~Eoin C

Implementing HTML Formatted Emails in the Enterprise Library Logging Block

Enterprise LibraryThe Microsoft Patterns & Practices Enterprise Library contains a number of useful applications blocks for simplifying things like DataAcces, Logging & Exception Handling in your .NET Applications. Recently we had a requirement to add HTML based formatting to the Email TraceListener in the Logging Application Block, something that’s unfortunately missing from the base functionality. Thankfully, Enterprise Library is an open source code plex project so implementing a custom solution is a relatively trivial task. The email tracelistener functionality is contained in 3 main files: EmailTraceListener – The actual listener which you add to your configuration EmailTraceListenerData – The object representing the configuration settings EmailMessage – The wrapper object around a LogMessage which gets sent via email. Unfortunately because of the the way these classes are implemented in the EnterpriseLibrary Logging Block, they are not easily extended due to dependencies on Private Variables and Internal classes in the EnterpriseLibaray Logging Assembly so they need to be fully implemented in your own solution.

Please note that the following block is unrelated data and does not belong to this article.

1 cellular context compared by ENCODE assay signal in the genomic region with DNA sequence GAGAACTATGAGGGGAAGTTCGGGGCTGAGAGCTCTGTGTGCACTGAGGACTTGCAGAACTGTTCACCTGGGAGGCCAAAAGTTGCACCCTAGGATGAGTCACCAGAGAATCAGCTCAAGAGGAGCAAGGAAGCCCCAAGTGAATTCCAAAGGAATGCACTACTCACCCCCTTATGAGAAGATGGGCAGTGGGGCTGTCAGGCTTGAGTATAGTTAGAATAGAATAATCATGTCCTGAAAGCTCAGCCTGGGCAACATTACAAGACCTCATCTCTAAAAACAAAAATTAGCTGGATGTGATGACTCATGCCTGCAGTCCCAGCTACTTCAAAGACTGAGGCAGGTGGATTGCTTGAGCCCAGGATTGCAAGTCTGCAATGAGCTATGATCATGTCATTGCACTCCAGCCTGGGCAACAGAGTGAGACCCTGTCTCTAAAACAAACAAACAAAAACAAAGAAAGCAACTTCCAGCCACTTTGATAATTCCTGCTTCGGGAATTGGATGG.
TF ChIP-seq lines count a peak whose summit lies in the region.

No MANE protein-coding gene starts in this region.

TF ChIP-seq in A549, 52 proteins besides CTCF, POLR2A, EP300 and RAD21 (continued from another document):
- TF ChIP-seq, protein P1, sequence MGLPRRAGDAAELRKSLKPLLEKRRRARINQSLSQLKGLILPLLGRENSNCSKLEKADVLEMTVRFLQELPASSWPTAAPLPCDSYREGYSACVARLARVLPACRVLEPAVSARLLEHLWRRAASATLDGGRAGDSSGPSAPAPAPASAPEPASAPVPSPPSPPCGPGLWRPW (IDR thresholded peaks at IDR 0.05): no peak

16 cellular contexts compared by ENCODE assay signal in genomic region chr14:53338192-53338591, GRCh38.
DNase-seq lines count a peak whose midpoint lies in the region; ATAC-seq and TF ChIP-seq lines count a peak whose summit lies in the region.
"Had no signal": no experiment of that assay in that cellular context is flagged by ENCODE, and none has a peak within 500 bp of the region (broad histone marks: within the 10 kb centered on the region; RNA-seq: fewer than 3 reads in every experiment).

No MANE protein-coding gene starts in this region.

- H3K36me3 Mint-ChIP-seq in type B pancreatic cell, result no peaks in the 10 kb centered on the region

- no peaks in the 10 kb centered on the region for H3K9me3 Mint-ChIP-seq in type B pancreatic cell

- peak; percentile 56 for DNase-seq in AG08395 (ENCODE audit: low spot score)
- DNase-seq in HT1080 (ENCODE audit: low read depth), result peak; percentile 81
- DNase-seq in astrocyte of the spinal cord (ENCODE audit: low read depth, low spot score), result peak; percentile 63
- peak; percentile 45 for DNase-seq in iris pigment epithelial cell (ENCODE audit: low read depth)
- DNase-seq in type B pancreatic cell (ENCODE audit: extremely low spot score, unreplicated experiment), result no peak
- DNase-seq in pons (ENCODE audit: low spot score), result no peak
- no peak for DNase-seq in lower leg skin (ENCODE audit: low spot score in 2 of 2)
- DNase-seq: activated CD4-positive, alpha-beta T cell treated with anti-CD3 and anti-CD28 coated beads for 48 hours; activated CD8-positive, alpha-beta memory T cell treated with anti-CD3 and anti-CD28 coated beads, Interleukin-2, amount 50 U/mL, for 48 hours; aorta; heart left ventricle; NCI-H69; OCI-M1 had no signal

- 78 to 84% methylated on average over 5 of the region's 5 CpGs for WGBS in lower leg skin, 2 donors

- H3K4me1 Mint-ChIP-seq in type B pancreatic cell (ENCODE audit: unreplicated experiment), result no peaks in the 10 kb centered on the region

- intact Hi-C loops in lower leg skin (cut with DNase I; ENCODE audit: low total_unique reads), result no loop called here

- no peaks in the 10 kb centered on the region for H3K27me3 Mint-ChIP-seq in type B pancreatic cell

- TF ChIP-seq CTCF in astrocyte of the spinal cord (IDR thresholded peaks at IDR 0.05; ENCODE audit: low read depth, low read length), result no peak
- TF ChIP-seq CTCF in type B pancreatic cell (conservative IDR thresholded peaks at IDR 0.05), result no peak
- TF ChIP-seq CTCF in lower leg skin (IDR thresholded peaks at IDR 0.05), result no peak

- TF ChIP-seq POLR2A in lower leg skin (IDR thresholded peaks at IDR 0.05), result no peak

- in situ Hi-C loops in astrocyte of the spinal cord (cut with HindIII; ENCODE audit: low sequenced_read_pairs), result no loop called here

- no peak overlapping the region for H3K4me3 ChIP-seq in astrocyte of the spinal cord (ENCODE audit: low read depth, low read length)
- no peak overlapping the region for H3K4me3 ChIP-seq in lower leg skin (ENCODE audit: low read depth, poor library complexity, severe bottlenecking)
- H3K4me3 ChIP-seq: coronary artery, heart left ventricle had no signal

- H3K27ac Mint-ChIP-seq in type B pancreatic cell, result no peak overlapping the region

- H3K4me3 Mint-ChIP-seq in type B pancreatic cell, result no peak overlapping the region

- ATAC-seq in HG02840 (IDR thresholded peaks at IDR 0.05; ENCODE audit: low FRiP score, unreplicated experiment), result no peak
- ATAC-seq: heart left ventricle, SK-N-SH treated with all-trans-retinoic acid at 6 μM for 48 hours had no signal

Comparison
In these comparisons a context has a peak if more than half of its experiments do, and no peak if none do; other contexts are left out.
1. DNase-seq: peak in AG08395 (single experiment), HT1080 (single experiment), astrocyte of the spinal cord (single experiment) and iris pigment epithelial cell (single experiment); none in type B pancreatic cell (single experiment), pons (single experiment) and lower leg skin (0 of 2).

Implementing a Solution

Step 1 was to take a copy of these three files and place them in my own Library Solution. I prefixed the name of each of them with Html; HtmlEmailTraceListener, HtmlEmailTraceListenerData and HtmlEmailMessage. Other code needed to be cleaned up including removing some dependencies on the internal ResourceDependency attributes used to decorate properties within the class & tidying up the Xml Documentation Comments. The main change was then to enable the IsBodyHtml flag on the mail message itself. This was done in the CreateMailMessage method of the HtmlEmailMessage

protected MailMessage CreateMailMessage()
{
	string header = GenerateSubjectPrefix(configurationData.SubjectLineStarter);
	string footer = GenerateSubjectSuffix(configurationData.SubjectLineEnder);

	string sendToSmtpSubject = header + logEntry.Severity.ToString() + footer;

	MailMessage message = new MailMessage();
	string[] toAddresses = configurationData.ToAddress.Split(';');
	foreach (string toAddress in toAddresses)
	{
		message.To.Add(new MailAddress(toAddress));
	}

	message.From = new MailAddress(configurationData.FromAddress);

	message.Body = (formatter != null) ? formatter.Format(logEntry) : logEntry.Message;
	message.Subject = sendToSmtpSubject;
	message.BodyEncoding = Encoding.UTF8;
	message.IsBodyHtml = true;

	return message;
}

Using your new solution

Once implemented it’s simply a matter of reconfiguring your app/web.config logging sections to use the new types you’ve created instead of the original Enterprise Library types. You need to change the type and listenerDataType properties of your Email Listener in the &gl;listeners@gt; section of your config.

<listeners>
      <!-- Please update the following Settings: toAddress, subjectLineStarter, subjectLineEnder-->
      <add name="EmailLog"
           toAddress="toAddress@example.com"
           subjectLineStarter="Test Console - "